• LOCATION Barcelona
  • > CLIENT Private
  • YEAR 2018
  • STATUS Built
  • CATEGORY Architecture
  • SCALE City
  • TEAM OUA Architects associated, S.L.P.; OUA Gestión del territorio y urbanismo S.L.; Jordi Artigas and Masdeu architect

“The approach of ‘doing nothing’ or doing the minimum with the existing architecture has an absolutely expressive result”

Less is more, and this is demonstrated by this refurbishment of premises located in L’Eixample district by housing a German brand eyeglasses shop. Neutrality and minimalism highlight a modern product framed in an architecture stripped to its essence. One of the architects responsible for the project Òscar Company reveals some of the details.

What is the starting point of the project?
Mykita is a brand of eyeglasses made with the latest technology in 3D printing and folded sheet steel or titanium in a single piece and has shops all over the world. With the intention of adapting to the idiosyncrasies of each city in which they have shops, its style book is limited to three simple elements: the white colour, the use of neon lights and a modular and reticular piece of furniture for the display of its products. The neutrality of these elements marks the Mykita style and, at the same time, allows each store to frame them in the identity of the place where it is located. The objective: to create a Mykita store with an identity of Barcelona.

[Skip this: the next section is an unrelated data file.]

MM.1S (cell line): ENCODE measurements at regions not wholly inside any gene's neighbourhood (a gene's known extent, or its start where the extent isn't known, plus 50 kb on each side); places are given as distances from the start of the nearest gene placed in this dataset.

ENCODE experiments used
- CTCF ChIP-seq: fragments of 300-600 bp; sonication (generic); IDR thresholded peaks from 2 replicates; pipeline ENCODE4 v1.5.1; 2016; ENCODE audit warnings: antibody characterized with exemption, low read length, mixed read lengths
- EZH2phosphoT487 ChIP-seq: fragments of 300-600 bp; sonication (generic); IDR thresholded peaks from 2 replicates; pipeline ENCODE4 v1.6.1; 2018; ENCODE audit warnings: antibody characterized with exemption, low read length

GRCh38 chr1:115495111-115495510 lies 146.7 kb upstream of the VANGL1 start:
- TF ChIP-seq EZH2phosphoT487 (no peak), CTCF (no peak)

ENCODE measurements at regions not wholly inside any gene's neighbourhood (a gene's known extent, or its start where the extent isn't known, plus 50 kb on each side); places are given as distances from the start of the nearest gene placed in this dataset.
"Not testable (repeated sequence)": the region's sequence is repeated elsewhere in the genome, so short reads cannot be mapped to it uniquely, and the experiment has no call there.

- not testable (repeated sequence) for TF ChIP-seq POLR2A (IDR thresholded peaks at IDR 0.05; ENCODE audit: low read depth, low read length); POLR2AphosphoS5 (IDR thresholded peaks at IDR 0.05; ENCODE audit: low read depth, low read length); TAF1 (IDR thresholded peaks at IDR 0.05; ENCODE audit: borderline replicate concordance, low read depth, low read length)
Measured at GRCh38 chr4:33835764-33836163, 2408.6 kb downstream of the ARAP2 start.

How did you decide to express the identity of Barcelona?
The fact that we were dealing with a listed building with elements of heritage interest within the special L’Eixample district led us to strip it bare to highlight this distinguishing quality. The work was reduced to emptying the premises to highlight the product and iconic elements of the architecture of 19th century Barcelona, such as the brickwork, the high ceilings with steel beams and the Catalan vaults.

The brickwork and the classic Catalan vaults get on very well together with more modern elements such as the entrance, the neon lights and the concrete stairs.
A commercial premise has to attract pedestrians. The entrance seeks total transparency, and the neon lights are an eye-catcher inside of the store, along with the characteristic Mykita display furnishing at the vanishing point. The stairs have been designed almost as a sculptural element that connects the ground floor with a mezzanine through a continuous floor covering the entire space like a carpet.

The space has endeavoured to establish a parallel dialogue with the brand, emphasising the difference between the surrounding elements (seen elements, stripped elements, all of them highlighting their authenticity and making reference to the process) and the newly incorporated elements (elements mixed in terms of colours and materials and designed ad hoc) that speak of its precise and innovative vision.

Apart from the entrance frame, the neon lights or the stairs, these elements also include the red glass partitions, the noble oak wood furniture, or the chairs with a yellow tubular structure that connect with the colour of some of the display stands with additional eyeglasses on the Mykita furniture.

What lessons have you learnt from this project?
Less is more. Sometimes we look for complicated solutions when the answers can be found in the project. In this case, the approach of ‘doing nothing’ or doing the minimum with the existing architecture has an absolutely expressive effect. The minimal intervention meant taking maximum care of all the small details that complete the work: furniture, woodwork, lighting, stairs, railings and paving.